Cruising Around the Cape Horn

It was a pleasant cruising of 4000 nautical miles from Buenos Aires, Argentina to Valparaiso, Chile. Prior to boarding our cruise, we spent couple of days in the Jewel city of South America, the magnificent Buenos Aires. This is the capital city of Argentina with a population of around 2.89 million people. The city is known for its broad avenues and stunning mixture of old and modern buildings. Evita Peron, the first lady of Argentina from 1946 until her death in 1952, still dominates the touristic spots in Buenos Aires. Beef is the national dish of Argentina.  It was hard for us to find good vegetables and Seafood during our short stay. We are sure that there are many good seafood restaurants in the city but we ended up in the restaurants that served meat dishes with blend of Spanish and Italian flavor. Empanadas, deep fried or baked filled pastries with meat stuffing, are popular common people food.

On the cruise, Our first stop was at Punta Del Este, Uruguay. Nestled between Brazil and Argentina, Uruguay is the second­- smallest country in South America. Punta Del Este is a charming city, a picturesque peninsula known for its beautiful beaches. We saw the collection of contemporary and surrealist art at the Ralli Museum. We also visited Casapueblo, a museum-residence artistically constructed to resemble a huge sculpture, which served as the home of one of Uruguay’s most innovative artist, Carlos Paez Vilaro.

The next port was Puerto Madryn, Argentina. It is one of South America’s largest breeding grounds for birds and mammals. We saw sea lions and penguins at Punta Tombo Natural Reserve. The Valdes Peninsula and its surrounding areas offer an unparalleled landscape of plateaus. It is also a UNESCO World Heritage Site.

We arrived in Stanley harbor, Capital of the Falklands. Colorful houses occupy the low rolling moorland bordering Stanley Harbor. The islands are under British Control. The climate also resembles London’s in addition to fierce winds and waves of South Atlantic.

Next, we arrived at USHUAIA, Argentina. From the rugged peaks, pristine lakes and ancient forest of the Andes to the glacier-draped shores of the famed Beagle Channel, lies the worlds’ southernmost national park, Tierra del Fuego. The population of the city is 56,956 (est. 2012). The vistas from the balcony of our ship were superb when we sailed around the Cape Horn. We cruised alongside Mount Olivia and Mount Escapando. The highlight was reaching the renowned “Les Eclaireurs” lighthouse affectionately dubbed “The lighthouse at the end of the world.” 

We arrived at Punta Arenas located on the Brunswick Peninsula, at the Strait of Magellan, at the southern tip of Chile. It is the third largest city in the Patagonia region with a population of 127,454 (2012). We went to Patagonia Trek & Andean Club for an exhilarating mountainside experience. We took a chair lift up the slopes and hiked down the mountain. The city is also the gateway to Chilean Patagonia, a maze of fjords, rivers, steppes and mountains to the north. To the south lies the great frozen mass of Antarctica.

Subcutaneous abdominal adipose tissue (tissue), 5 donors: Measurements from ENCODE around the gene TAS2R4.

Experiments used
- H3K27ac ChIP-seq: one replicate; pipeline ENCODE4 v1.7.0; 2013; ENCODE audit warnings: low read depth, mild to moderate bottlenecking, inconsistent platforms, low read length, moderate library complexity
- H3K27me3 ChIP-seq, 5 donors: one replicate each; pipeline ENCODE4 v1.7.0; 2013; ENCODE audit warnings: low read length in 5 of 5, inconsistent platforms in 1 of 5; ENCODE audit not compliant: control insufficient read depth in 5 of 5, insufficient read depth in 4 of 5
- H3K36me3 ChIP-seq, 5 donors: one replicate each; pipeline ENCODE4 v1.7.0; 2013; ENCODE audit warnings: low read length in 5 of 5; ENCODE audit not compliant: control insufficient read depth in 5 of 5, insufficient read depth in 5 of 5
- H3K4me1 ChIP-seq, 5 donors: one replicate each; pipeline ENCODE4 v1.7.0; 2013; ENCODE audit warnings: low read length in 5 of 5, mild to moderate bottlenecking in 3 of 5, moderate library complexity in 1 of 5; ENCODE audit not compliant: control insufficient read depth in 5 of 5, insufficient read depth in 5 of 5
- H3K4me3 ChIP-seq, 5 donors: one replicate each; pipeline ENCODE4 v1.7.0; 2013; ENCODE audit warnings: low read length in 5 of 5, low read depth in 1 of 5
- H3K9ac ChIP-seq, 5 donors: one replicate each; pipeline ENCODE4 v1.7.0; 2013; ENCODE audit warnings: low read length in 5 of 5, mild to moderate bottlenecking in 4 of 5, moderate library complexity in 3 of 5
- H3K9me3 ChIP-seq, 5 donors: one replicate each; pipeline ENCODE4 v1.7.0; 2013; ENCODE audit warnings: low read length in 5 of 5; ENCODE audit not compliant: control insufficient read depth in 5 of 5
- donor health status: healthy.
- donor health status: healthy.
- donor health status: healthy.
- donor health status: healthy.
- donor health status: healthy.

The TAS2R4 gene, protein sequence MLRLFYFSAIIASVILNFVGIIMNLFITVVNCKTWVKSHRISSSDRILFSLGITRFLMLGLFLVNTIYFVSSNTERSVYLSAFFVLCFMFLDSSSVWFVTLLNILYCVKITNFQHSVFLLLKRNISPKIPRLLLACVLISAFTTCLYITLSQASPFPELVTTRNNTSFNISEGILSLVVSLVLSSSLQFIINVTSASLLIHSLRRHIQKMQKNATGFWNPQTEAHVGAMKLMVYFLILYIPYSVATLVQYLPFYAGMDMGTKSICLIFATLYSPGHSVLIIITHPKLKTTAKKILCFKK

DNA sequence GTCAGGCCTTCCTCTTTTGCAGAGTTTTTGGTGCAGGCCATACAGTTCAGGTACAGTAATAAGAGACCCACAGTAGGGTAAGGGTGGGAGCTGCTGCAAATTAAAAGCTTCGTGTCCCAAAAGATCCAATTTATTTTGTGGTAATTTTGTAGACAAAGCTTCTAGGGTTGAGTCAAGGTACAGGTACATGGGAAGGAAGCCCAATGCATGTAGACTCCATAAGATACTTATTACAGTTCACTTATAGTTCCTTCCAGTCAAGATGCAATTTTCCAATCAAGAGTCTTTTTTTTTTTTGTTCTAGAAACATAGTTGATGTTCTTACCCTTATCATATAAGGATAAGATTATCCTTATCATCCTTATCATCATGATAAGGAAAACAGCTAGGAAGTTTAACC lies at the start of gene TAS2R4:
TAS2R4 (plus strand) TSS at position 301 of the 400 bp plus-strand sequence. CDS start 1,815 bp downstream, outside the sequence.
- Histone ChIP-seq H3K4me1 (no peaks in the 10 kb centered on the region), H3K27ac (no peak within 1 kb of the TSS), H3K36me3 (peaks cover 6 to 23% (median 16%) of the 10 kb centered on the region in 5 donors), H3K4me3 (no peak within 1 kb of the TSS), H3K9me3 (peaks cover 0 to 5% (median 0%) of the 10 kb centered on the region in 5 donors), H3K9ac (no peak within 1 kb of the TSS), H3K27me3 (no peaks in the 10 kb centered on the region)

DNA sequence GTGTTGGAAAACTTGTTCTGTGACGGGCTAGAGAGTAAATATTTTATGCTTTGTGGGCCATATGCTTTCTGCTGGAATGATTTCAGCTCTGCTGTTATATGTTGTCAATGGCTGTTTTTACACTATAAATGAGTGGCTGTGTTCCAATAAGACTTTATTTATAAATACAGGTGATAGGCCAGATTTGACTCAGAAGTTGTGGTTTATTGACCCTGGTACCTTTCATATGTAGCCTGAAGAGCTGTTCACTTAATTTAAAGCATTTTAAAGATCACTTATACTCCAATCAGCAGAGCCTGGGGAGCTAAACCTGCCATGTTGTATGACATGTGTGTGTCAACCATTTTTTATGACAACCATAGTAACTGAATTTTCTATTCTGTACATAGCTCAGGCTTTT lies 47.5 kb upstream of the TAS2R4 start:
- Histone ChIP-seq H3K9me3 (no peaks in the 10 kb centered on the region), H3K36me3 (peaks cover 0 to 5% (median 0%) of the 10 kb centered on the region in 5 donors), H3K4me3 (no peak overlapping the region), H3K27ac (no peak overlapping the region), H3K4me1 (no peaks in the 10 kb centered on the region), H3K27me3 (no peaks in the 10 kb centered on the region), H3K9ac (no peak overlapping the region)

Our ship reached the end of the Magellan Strait and turned to a Northerly heading to follow the Chilean coastline. We sailed along the famous Skua Glacier in the Amalia field. The scenery was stunning. We reached Puerto Montt, Chile. This city is the gateway to Chile’s magnificent Lake District. Here, the snow capped volcanoes gaze down on alpine valleys nestled among low hills. We went to Lake Esmeralda, scenic wonders of the Lake District. We sailed away on the beautiful Esmeralda Lake aboard a catamaran and strolled around the picturesque Petrohue falls. We also visited Puerto Varas, nicknamed the “City of Roses” for its many rose-lined streets.

We disembarked at Valparaiso, Chile. Valparaiso is Chile’s oldest city and it is also the gateway to Chile’s central valley and the capital Santiago. We visited Valparaiso’s historic district with a bay bordered by a hilly landscape dotted with stately old Victorian homes painted bright colors. We noticed graffiti everywhere in the city and it was bit annoying. The city has been designated as the World Heritage site by UNESCO. We then proceeded to the seaside resort of Vina Del Mar a hotspot for tourism with palm-lined boulevards, lush parks and beaches. We then went to City of Elms otherwise known as “Olmue.” Here lies the La Campana National Park once visited by English Naturalist Charles Darwin.

After lunch, we drove across the coastal range to Pan-American Highway en route to Santiago. Pan-American Highway is a network of roads stretching from Prudhoe Bay, Alaska to Ushuaia, Argentina, a distance of around 30,000 miles. It runs through 14 countries and is the longest “motorable road” except with the interruption of 100 miles Darien Gap between Central and South America.

Santiago is a charming and bustling city full of life. Its main square is Plaza de Armas. The city has beautiful parks and a mixture of charming old and modern buildings. Santa Lucia is a small hill and an oasis in the center of Santiago. We climbed at the top of the hill from where the views of the city and the Andes Mountain were stunning. We also took an excursion to Isla Negra, Pablo Neruda’s favorite place. The visit to this Nobel Prize winner’s house located in the coastal area of Isla Negra was an extraordinary experience. By seeing a collection of more than 3,500 objects, one can really feel the poet and his verses. Later, we visited Matetic Vineyard located in San Antonio Valley. Chile has many vineyards and produces excellent wines.

Overall, our trip was extremely enjoyable and we learned a quite bit more about our beautiful world. We encourage our readers to explore this area.